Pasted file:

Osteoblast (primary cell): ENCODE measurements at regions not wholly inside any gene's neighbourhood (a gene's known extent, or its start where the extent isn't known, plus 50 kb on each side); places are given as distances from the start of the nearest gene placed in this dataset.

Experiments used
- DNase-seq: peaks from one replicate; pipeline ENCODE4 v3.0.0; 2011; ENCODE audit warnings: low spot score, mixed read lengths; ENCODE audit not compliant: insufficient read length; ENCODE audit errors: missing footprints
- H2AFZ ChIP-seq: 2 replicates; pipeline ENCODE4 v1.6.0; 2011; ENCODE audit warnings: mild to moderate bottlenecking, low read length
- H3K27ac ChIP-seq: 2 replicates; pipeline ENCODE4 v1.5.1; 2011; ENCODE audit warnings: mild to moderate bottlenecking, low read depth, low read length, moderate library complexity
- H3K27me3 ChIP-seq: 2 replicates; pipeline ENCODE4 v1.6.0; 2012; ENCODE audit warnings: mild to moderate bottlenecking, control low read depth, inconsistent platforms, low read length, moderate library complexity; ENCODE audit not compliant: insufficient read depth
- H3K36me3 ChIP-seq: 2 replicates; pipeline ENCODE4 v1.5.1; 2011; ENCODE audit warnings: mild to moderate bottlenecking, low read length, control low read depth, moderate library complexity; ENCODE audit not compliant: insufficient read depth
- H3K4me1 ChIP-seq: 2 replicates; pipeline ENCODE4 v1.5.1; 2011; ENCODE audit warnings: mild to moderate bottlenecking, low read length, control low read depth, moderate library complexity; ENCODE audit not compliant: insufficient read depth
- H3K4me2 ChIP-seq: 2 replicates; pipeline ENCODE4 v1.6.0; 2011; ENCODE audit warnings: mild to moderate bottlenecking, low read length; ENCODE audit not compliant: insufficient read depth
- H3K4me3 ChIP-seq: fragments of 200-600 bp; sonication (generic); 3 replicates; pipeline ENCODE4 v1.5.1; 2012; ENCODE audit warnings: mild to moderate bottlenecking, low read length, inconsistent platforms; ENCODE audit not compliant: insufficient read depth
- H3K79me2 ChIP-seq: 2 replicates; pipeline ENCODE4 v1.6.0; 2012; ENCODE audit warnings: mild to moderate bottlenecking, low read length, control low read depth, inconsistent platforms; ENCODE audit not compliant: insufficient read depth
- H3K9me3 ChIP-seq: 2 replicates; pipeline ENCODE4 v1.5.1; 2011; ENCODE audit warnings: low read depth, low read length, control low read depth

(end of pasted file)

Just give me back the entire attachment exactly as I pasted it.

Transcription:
Osteoblast (primary cell): ENCODE measurements at regions not wholly inside any gene's neighbourhood (a gene's known extent, or its start where the extent isn't known, plus 50 kb on each side); places are given as distances from the start of the nearest gene placed in this dataset.

Experiments used
- DNase-seq: peaks from one replicate; pipeline ENCODE4 v3.0.0; 2011; ENCODE audit warnings: low spot score, mixed read lengths; ENCODE audit not compliant: insufficient read length; ENCODE audit errors: missing footprints
- H2AFZ ChIP-seq: 2 replicates; pipeline ENCODE4 v1.6.0; 2011; ENCODE audit warnings: mild to moderate bottlenecking, low read length
- H3K27ac ChIP-seq: 2 replicates; pipeline ENCODE4 v1.5.1; 2011; ENCODE audit warnings: mild to moderate bottlenecking, low read depth, low read length, moderate library complexity
- H3K27me3 ChIP-seq: 2 replicates; pipeline ENCODE4 v1.6.0; 2012; ENCODE audit warnings: mild to moderate bottlenecking, control low read depth, inconsistent platforms, low read length, moderate library complexity; ENCODE audit not compliant: insufficient read depth
- H3K36me3 ChIP-seq: 2 replicates; pipeline ENCODE4 v1.5.1; 2011; ENCODE audit warnings: mild to moderate bottlenecking, low read length, control low read depth, moderate library complexity; ENCODE audit not compliant: insufficient read depth
- H3K4me1 ChIP-seq: 2 replicates; pipeline ENCODE4 v1.5.1; 2011; ENCODE audit warnings: mild to moderate bottlenecking, low read length, control low read depth, moderate library complexity; ENCODE audit not compliant: insufficient read depth
- H3K4me2 ChIP-seq: 2 replicates; pipeline ENCODE4 v1.6.0; 2011; ENCODE audit warnings: mild to moderate bottlenecking, low read length; ENCODE audit not compliant: insufficient read depth
- H3K4me3 ChIP-seq: fragments of 200-600 bp; sonication (generic); 3 replicates; pipeline ENCODE4 v1.5.1; 2012; ENCODE audit warnings: mild to moderate bottlenecking, low read length, inconsistent platforms; ENCODE audit not compliant: insufficient read depth
- H3K79me2 ChIP-seq: 2 replicates; pipeline ENCODE4 v1.6.0; 2012; ENCODE audit warnings: mild to moderate bottlenecking, low read length, control low read depth, inconsistent platforms; ENCODE audit not compliant: insufficient read depth
- H3K9me3 ChIP-seq: 2 replicates; pipeline ENCODE4 v1.5.1; 2011; ENCODE audit warnings: low read depth, low read length, control low read depth